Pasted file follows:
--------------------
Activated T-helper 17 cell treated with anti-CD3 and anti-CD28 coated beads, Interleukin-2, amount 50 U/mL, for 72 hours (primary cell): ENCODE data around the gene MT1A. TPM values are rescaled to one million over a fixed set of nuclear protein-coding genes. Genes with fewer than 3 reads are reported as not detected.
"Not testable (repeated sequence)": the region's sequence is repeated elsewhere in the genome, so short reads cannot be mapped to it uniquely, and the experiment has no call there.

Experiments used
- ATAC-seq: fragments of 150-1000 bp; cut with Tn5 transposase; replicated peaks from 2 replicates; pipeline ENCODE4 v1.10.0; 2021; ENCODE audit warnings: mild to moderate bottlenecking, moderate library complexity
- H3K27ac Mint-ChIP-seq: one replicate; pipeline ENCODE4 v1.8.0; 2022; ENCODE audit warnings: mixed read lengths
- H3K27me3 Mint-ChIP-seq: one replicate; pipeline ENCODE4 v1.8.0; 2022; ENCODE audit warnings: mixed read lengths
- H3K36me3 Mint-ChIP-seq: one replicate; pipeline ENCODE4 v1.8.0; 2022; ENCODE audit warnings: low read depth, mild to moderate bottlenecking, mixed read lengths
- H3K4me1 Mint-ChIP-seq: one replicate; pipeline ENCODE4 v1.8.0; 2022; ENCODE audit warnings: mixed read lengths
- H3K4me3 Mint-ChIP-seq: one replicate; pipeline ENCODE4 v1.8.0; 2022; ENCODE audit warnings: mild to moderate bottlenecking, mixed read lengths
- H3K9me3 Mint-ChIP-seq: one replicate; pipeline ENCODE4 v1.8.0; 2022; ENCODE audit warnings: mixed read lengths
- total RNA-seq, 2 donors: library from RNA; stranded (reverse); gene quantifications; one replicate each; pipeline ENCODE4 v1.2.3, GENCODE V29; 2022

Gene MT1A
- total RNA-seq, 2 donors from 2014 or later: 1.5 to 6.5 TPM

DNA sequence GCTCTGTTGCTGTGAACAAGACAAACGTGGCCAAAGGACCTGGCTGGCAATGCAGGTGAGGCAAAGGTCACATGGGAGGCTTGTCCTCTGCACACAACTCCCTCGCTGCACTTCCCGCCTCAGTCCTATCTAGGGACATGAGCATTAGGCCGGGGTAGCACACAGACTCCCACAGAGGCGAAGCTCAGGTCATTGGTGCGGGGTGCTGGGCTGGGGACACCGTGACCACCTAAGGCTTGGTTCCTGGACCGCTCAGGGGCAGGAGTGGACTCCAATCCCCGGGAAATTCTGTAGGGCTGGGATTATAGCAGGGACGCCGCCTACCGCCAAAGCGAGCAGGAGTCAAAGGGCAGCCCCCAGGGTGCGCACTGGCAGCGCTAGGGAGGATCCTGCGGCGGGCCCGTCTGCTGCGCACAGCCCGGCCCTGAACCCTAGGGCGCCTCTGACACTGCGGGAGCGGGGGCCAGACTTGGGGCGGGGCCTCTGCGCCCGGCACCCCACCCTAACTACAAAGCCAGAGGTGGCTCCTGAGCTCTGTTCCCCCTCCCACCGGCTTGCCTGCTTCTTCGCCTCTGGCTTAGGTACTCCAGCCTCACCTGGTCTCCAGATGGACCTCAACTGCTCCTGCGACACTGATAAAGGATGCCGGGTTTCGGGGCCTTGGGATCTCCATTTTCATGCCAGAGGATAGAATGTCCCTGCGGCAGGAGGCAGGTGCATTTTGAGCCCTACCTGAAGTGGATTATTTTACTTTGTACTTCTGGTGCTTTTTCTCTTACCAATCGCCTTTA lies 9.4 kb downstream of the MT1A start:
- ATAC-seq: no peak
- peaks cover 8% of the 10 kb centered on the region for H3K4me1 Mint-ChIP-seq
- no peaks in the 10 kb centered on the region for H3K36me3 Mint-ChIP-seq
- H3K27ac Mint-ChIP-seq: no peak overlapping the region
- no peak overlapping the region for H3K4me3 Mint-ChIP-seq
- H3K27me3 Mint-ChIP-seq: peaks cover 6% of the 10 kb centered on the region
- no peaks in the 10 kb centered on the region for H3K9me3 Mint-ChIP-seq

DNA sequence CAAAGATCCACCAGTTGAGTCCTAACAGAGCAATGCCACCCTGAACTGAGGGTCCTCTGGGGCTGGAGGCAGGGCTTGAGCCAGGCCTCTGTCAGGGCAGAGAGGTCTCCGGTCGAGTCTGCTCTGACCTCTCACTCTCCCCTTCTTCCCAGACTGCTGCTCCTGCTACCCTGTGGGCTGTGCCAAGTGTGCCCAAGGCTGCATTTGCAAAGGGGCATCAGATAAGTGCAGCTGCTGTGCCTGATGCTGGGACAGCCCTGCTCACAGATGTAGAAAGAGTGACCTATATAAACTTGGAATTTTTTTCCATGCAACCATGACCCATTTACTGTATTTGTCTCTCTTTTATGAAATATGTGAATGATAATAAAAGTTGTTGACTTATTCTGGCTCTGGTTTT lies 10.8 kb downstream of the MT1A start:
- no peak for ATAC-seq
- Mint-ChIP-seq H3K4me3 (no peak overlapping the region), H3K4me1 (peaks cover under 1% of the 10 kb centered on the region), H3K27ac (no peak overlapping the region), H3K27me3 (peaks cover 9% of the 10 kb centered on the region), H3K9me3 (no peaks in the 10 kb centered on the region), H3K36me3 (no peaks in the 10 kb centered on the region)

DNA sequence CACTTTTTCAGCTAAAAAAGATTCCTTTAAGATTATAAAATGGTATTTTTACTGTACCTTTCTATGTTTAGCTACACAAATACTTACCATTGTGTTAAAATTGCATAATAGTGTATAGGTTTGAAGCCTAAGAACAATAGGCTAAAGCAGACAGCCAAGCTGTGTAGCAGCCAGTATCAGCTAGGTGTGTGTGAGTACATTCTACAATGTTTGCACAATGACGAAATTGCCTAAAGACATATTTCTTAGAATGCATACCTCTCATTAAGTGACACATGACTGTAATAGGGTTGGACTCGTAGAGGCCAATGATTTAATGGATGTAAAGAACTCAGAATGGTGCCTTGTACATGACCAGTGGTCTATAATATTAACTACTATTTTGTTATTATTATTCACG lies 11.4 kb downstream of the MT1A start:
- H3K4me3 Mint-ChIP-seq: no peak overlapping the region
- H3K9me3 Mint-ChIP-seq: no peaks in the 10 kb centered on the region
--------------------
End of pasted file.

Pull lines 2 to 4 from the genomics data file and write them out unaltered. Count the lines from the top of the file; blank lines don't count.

"Not testable (repeated sequence)": the region's sequence is repeated elsewhere in the genome, so short reads cannot be mapped to it uniquely, and the experiment has no call there.

Experiments used
- ATAC-seq: fragments of 150-1000 bp; cut with Tn5 transposase; replicated peaks from 2 replicates; pipeline ENCODE4 v1.10.0; 2021; ENCODE audit warnings: mild to moderate bottlenecking, moderate library complexity